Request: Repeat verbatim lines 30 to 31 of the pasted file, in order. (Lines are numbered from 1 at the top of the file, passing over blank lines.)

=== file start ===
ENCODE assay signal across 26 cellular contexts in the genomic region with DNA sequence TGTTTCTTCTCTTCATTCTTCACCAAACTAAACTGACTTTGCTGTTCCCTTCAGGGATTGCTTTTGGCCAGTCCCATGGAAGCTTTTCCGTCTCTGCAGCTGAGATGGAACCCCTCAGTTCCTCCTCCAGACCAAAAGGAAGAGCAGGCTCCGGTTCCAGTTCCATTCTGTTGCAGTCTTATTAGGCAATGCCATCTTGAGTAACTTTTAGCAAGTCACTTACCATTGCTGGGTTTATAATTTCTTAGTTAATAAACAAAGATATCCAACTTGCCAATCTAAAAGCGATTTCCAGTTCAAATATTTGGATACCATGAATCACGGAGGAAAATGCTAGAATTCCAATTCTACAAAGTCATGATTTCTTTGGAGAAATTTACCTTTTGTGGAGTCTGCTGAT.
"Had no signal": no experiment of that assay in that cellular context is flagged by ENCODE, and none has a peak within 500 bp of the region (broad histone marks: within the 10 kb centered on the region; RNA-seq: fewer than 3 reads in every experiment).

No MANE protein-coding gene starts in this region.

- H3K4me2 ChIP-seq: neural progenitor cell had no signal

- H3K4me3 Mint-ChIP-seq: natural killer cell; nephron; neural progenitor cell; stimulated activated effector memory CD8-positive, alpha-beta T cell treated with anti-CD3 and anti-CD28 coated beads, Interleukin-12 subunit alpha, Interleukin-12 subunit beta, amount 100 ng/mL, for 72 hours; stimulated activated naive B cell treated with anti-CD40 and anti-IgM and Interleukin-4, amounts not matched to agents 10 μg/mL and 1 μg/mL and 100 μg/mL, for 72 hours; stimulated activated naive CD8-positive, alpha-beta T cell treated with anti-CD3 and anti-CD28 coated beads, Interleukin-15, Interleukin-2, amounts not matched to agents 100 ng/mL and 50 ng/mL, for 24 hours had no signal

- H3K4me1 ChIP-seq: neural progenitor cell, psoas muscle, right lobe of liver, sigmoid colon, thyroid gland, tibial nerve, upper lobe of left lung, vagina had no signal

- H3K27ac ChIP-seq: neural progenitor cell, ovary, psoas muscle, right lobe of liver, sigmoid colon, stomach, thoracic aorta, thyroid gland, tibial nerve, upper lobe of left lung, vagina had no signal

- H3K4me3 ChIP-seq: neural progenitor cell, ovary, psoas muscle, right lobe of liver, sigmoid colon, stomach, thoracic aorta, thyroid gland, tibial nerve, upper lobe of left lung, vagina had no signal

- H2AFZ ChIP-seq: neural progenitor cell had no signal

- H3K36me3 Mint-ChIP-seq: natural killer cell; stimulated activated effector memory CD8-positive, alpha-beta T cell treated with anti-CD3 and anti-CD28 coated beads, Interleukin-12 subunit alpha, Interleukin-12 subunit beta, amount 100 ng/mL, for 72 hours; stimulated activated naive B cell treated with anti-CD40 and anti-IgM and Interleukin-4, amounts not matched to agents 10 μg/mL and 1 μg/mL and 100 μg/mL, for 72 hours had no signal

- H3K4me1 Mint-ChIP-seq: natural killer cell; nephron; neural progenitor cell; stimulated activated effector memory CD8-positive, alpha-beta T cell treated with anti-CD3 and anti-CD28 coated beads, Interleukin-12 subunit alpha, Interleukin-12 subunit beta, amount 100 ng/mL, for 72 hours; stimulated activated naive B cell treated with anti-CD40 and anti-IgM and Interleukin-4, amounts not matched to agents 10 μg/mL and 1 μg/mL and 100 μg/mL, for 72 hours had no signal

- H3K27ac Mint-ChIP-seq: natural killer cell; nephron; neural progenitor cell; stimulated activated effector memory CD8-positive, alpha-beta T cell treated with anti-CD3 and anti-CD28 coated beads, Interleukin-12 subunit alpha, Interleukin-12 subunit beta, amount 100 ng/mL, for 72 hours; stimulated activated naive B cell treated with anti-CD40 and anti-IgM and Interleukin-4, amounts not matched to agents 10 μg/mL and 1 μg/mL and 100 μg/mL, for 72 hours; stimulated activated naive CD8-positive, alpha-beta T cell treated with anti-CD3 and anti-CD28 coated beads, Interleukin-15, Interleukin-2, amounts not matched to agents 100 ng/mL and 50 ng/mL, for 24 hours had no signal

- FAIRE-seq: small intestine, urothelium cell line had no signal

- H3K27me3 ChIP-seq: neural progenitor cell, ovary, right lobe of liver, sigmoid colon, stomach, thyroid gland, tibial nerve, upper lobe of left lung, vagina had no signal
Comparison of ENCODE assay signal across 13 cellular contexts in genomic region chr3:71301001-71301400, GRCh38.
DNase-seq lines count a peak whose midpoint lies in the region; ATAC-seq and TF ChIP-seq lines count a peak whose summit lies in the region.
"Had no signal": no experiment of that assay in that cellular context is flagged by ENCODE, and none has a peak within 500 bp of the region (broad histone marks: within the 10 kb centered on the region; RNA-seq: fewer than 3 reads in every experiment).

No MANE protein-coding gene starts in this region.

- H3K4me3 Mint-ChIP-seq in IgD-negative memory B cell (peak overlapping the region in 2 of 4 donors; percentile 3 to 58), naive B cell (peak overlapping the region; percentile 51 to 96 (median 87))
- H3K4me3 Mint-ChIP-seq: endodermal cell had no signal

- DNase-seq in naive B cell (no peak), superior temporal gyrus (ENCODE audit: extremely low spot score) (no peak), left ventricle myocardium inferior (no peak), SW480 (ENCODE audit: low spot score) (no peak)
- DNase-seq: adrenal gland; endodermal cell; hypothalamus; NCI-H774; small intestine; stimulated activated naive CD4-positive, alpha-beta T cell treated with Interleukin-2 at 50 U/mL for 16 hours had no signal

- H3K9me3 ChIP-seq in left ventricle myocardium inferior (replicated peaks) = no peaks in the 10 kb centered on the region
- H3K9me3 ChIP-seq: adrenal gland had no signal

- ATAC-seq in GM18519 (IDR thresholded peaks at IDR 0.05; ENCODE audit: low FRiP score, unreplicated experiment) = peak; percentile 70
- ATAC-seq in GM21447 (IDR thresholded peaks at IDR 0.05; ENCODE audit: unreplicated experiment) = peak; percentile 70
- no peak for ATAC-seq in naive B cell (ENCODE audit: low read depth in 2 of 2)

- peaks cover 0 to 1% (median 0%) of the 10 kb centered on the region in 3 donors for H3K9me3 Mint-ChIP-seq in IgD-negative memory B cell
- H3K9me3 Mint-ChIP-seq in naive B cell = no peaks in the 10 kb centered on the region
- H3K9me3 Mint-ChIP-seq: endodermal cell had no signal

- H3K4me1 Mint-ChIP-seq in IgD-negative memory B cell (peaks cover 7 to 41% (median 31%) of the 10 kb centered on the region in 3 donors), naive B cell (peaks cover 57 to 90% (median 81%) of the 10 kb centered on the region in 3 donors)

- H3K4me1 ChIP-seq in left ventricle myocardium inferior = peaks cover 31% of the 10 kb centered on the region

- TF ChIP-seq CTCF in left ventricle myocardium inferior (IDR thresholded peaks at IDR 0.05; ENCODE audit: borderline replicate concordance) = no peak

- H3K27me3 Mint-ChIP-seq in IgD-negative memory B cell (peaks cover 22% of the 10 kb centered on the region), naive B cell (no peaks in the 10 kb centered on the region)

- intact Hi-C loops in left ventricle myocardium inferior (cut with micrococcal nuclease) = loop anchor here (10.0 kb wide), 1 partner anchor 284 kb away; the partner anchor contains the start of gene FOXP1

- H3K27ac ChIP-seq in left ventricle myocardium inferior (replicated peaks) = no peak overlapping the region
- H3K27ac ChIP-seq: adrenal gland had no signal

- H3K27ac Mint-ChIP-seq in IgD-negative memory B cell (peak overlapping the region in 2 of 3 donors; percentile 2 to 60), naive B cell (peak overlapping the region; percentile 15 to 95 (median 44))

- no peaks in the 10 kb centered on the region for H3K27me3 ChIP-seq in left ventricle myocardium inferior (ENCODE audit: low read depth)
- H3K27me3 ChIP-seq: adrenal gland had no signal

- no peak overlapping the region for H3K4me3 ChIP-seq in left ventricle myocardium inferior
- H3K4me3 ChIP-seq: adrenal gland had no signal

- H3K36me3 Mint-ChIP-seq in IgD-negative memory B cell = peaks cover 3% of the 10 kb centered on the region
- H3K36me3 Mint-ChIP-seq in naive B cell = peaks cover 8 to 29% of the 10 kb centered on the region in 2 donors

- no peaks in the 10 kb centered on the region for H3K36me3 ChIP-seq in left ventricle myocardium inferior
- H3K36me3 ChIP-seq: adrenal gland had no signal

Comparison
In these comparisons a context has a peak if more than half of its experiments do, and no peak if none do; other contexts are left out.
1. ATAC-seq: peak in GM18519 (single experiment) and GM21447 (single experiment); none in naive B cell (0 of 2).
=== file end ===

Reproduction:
- H3K9me3 Mint-ChIP-seq: endodermal cell had no signal

- H3K4me1 Mint-ChIP-seq in IgD-negative memory B cell (peaks cover 7 to 41% (median 31%) of the 10 kb centered on the region in 3 donors), naive B cell (peaks cover 57 to 90% (median 81%) of the 10 kb centered on the region in 3 donors)